Where did the last year go?
Is there anyone who hasn’t looked back and said, has it really been a year-and-a-half since the whole COVID thing started?
Yeah. It has.
Science says it has to do with the fact that our memories clump similar stuff together. So, because we’ve been doing a lot of the same things since the pandemic, like working and loafing on the coach, over and over, our brain kinda says, yeah, that whole year was just one big day.
I know. It’s kind of sad when you think of it. And the fact is, I’m sure a lot of us just feel the year has been a total waste.
I’m not saying we’ve lost the ability to slow down time. I mean, everyday doing the same thing is like being in prison. The work days can still last forever, but the large scale time…
It’s like, where’d it go?
Maybe I’m just getting older.
You know, they do say for kids, every day lasts forever and a year feels like an eternity. But step into forty and time starts really flying.
I guess eventually, we’ll wake up just in time for bed.
But, the reality is:
Every morning you have a choice. You can continue to sleep with your dreams, or you can wake up and chase them.
However did we become so routine?
Does your life have direction? Do you wake up in the morning and say, “I am going to work to make a little money that will help me move closer to a goal?”
Or do you just wake up and go to work?
If we really want to turn back time, or at least slow it down a little bit like when we were kids, they say the best way is to form new memories.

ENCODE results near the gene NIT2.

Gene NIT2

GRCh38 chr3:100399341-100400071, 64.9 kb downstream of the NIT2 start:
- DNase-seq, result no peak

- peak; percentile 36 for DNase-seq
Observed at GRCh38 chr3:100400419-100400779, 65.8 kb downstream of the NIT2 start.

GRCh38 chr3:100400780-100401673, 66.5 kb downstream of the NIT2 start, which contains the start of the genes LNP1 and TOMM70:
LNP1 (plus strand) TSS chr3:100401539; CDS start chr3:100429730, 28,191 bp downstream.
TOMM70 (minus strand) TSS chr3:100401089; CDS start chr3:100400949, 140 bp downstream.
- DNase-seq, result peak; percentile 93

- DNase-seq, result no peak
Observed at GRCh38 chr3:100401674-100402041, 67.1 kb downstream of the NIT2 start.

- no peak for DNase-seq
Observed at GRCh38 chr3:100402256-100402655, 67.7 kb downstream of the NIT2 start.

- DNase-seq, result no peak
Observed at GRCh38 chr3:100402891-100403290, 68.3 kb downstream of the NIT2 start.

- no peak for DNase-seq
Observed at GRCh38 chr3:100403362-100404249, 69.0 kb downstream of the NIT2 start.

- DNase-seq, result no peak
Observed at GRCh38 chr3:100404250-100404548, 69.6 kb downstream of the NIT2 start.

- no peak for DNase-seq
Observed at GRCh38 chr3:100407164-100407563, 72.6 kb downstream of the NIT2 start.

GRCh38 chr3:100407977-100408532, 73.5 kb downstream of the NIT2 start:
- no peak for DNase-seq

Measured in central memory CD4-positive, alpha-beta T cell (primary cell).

I swear I’ve jogged nearly every square mile of Bradenton, FL just to experience new scenery while I exercise.
It makes a difference!
So, we have to work?
Okay, chalk that up to the only monotonous thing you allow in your life. You can even mix that up in tiny ways by bringing meals to craft at work or by taking a walk during your lunch break.
Try interacting with new people at the office, or listen to fresh new music while you do the mundane.
Perhaps that’s the reason why I always preferred gymnastics to other sports. There’s always some new ability to master. It’s been proven that breaking up plateaus in exercise regimes garner faster results.
I’m getting off track. But that’s the point isn’t it?
The more unusual we make our daily routines the more our minds will have to work in order to store the memories.
It’s okay to have a goal. We should be goal oriented. Everyday we should be taking steps toward the achievement of those goals, even if it is just going to the 9–5 for a paycheck. But, we all should have another goal.
A goal in remembering to keep life from becoming mundane.
A personal goal to not allow ourselves to go stale while we wait around for the realization of our far off hopes and dreams.
Even life is a potential plateau if we allow ourselves to think we’ve made it to the top. Enjoy the view for a minute if you must, but climb on!
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Jay Horne is an author and publisher out of Bradenton, Florida. As a father, he enjoys writing teen and young adult.
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